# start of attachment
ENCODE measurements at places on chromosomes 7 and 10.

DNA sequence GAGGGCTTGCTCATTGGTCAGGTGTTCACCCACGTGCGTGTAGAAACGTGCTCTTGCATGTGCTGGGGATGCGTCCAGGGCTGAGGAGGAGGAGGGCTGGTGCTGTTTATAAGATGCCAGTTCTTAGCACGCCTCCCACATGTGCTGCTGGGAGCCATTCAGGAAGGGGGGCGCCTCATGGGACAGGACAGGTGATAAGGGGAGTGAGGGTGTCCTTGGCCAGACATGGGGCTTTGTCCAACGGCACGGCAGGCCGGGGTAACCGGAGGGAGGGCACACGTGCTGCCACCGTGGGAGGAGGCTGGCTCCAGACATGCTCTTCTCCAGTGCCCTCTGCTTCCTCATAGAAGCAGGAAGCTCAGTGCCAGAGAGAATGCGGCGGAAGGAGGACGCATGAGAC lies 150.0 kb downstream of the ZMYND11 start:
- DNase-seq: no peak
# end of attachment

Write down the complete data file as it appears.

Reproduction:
ENCODE measurements at places on chromosomes 7 and 10.

DNA sequence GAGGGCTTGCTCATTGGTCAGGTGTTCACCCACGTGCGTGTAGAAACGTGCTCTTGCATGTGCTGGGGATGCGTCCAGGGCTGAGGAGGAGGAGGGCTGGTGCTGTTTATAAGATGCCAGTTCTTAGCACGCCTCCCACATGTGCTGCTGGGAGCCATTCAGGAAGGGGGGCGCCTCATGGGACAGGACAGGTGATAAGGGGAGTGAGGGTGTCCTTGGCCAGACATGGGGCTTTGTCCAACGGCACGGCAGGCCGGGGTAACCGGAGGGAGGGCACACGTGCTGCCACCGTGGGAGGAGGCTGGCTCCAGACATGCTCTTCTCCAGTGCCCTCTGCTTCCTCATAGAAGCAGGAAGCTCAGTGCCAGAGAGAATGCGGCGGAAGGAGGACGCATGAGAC lies 150.0 kb downstream of the ZMYND11 start:
- DNase-seq: no peak